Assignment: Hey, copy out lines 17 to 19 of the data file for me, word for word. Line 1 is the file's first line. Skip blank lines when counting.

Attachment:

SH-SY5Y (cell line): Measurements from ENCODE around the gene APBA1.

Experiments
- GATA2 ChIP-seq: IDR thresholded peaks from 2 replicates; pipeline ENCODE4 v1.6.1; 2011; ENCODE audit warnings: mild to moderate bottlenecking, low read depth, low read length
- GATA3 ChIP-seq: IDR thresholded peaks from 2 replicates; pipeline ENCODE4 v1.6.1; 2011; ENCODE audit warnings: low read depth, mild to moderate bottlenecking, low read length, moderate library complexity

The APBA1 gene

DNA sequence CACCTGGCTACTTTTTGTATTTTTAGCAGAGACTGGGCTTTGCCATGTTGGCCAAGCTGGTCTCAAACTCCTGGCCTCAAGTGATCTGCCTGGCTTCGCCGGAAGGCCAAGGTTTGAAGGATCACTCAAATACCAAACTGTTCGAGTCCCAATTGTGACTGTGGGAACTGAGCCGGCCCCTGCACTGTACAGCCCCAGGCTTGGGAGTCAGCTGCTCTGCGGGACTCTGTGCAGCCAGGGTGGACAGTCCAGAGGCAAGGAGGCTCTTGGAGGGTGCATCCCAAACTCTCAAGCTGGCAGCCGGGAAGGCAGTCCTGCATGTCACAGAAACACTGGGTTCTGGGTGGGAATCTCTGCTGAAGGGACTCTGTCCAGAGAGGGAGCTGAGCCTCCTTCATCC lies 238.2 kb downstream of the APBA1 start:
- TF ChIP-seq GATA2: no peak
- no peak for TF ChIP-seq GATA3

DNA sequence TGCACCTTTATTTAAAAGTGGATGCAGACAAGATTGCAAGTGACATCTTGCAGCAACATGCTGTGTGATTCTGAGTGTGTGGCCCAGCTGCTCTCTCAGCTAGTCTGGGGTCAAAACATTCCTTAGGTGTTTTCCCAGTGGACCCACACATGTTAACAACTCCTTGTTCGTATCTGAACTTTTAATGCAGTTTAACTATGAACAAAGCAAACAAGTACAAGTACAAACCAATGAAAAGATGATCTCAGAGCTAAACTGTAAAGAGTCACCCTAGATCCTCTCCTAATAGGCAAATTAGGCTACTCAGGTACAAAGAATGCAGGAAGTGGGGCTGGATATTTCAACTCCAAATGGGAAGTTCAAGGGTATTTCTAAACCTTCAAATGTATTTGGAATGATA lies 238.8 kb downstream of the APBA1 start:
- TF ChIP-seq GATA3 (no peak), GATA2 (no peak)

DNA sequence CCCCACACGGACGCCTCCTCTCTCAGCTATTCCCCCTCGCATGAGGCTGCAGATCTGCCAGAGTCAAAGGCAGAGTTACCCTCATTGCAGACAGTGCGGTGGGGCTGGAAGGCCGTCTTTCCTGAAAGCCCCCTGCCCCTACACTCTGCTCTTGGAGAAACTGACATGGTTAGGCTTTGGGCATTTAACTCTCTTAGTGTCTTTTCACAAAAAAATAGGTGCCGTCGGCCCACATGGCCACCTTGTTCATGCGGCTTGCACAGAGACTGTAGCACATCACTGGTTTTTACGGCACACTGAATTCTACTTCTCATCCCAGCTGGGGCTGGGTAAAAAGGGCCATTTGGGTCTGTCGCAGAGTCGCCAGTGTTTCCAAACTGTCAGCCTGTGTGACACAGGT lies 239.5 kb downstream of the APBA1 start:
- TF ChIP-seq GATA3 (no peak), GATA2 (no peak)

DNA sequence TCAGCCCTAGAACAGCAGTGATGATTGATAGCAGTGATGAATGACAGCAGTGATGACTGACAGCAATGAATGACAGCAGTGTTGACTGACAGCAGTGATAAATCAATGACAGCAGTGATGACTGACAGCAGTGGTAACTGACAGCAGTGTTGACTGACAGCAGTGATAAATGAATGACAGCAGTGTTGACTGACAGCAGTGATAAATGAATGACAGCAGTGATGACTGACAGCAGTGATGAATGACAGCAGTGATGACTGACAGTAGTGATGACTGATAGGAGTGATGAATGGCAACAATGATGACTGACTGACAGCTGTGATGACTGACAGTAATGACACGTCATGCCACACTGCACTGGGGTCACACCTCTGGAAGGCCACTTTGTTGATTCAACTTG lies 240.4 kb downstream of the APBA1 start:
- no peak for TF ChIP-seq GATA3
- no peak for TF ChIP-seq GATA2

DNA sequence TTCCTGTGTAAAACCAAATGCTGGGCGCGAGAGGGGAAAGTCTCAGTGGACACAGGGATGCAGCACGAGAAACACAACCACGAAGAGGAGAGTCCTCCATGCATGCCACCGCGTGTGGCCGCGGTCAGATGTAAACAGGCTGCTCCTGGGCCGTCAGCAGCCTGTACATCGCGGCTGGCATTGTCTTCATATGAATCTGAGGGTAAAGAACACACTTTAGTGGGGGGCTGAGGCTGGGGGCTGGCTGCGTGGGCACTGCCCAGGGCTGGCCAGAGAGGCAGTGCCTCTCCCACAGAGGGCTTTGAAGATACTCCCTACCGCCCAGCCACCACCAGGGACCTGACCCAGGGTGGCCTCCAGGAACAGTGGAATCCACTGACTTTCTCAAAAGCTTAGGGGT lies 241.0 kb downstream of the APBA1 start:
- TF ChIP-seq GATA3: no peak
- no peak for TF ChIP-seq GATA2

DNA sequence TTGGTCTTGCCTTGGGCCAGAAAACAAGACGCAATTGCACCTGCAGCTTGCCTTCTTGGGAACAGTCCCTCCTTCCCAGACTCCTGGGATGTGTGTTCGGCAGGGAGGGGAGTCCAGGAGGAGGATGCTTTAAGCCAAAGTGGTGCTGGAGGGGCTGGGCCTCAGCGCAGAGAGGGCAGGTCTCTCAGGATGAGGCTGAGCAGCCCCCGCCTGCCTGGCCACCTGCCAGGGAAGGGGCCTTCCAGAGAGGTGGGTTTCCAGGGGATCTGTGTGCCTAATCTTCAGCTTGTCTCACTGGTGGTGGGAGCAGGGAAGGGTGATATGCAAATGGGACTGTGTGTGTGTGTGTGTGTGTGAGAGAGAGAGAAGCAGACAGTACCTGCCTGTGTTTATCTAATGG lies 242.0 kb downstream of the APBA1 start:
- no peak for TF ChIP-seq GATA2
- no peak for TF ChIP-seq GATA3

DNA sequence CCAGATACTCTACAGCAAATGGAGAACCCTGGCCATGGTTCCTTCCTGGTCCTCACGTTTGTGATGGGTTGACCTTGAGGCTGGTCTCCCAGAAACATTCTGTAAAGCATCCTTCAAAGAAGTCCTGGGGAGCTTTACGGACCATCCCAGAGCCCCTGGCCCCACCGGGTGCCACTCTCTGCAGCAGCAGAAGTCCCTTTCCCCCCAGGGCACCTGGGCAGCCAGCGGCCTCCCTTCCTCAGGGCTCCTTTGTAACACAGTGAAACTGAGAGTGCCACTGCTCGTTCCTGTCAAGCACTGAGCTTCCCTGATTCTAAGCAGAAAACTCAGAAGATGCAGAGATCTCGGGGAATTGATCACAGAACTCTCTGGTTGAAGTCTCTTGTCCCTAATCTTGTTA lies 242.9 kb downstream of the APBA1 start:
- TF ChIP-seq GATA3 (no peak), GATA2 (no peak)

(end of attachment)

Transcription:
- TF ChIP-seq GATA3: no peak
- no peak for TF ChIP-seq GATA2

DNA sequence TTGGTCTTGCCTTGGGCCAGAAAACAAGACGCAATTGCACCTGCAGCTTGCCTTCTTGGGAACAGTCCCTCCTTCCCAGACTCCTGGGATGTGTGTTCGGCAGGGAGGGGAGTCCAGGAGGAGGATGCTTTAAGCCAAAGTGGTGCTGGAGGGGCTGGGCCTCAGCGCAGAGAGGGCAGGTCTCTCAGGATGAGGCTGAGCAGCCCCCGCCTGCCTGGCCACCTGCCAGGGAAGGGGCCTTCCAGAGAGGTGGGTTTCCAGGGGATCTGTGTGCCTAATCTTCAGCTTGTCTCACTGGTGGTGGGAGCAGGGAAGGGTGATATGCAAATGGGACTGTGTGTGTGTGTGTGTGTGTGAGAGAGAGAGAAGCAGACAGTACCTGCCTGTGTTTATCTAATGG lies 242.0 kb downstream of the APBA1 start: